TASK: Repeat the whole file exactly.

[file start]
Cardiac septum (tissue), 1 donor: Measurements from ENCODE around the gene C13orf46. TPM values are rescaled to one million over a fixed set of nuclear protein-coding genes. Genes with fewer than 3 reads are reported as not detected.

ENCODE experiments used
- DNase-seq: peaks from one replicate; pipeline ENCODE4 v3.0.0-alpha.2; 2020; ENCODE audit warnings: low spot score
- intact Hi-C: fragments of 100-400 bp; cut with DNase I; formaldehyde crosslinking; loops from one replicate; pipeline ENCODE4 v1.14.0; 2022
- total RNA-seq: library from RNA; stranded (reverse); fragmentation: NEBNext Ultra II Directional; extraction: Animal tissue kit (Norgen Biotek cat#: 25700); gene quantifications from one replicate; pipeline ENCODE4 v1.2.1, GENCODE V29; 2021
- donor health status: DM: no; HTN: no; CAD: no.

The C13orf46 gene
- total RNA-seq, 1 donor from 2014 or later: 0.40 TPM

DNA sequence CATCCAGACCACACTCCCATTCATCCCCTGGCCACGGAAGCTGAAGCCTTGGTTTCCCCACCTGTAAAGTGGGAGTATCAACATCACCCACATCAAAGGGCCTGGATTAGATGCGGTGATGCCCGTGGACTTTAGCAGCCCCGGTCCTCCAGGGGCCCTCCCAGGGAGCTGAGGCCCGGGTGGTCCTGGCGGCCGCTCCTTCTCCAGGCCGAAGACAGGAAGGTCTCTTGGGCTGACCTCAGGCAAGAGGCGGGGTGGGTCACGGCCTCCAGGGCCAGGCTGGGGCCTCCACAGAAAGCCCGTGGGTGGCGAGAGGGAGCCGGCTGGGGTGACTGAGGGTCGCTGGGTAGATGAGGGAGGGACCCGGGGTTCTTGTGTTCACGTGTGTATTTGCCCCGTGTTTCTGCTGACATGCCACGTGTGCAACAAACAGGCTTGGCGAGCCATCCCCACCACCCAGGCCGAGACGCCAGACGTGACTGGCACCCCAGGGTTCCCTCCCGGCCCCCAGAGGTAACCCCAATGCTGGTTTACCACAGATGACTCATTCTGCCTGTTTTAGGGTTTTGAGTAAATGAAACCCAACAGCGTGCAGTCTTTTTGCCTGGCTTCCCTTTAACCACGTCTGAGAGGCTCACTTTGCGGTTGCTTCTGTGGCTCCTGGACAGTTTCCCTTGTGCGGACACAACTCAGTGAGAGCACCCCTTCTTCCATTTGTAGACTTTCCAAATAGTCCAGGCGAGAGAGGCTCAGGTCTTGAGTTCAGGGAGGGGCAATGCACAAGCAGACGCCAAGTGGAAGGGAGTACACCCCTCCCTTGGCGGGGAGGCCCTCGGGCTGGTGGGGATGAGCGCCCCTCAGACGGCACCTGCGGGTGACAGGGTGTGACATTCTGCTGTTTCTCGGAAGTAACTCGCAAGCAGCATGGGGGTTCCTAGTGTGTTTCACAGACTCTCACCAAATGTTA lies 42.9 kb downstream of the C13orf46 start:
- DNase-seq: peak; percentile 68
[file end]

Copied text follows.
Cardiac septum (tissue), 1 donor: Measurements from ENCODE around the gene C13orf46. TPM values are rescaled to one million over a fixed set of nuclear protein-coding genes. Genes with fewer than 3 reads are reported as not detected.

ENCODE experiments used
- DNase-seq: peaks from one replicate; pipeline ENCODE4 v3.0.0-alpha.2; 2020; ENCODE audit warnings: low spot score
- intact Hi-C: fragments of 100-400 bp; cut with DNase I; formaldehyde crosslinking; loops from one replicate; pipeline ENCODE4 v1.14.0; 2022
- total RNA-seq: library from RNA; stranded (reverse); fragmentation: NEBNext Ultra II Directional; extraction: Animal tissue kit (Norgen Biotek cat#: 25700); gene quantifications from one replicate; pipeline ENCODE4 v1.2.1, GENCODE V29; 2021
- donor health status: DM: no; HTN: no; CAD: no.

The C13orf46 gene
- total RNA-seq, 1 donor from 2014 or later: 0.40 TPM

DNA sequence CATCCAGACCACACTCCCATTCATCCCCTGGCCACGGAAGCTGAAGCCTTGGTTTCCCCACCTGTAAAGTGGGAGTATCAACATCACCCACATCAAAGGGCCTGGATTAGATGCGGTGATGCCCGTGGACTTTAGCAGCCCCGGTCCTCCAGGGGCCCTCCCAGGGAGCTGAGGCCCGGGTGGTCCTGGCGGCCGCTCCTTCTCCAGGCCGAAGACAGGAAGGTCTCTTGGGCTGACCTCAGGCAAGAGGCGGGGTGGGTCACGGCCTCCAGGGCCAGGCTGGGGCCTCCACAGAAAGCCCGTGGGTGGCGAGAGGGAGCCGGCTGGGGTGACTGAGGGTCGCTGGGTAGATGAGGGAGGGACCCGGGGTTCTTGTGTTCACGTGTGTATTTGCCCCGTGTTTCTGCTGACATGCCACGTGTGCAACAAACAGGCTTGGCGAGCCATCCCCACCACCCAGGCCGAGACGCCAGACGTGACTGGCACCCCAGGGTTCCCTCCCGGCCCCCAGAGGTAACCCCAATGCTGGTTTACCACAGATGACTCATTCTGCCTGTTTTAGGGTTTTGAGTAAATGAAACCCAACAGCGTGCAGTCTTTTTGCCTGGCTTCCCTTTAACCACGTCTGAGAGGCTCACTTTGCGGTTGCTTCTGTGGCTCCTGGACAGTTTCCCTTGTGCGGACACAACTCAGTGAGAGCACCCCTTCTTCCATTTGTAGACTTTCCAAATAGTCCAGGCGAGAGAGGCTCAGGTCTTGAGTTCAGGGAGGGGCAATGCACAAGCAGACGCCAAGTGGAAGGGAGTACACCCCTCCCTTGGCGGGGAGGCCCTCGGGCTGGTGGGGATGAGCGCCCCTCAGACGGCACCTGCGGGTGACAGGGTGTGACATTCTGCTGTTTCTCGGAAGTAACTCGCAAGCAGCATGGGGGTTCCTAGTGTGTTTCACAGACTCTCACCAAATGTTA lies 42.9 kb downstream of the C13orf46 start:
- DNase-seq: peak; percentile 68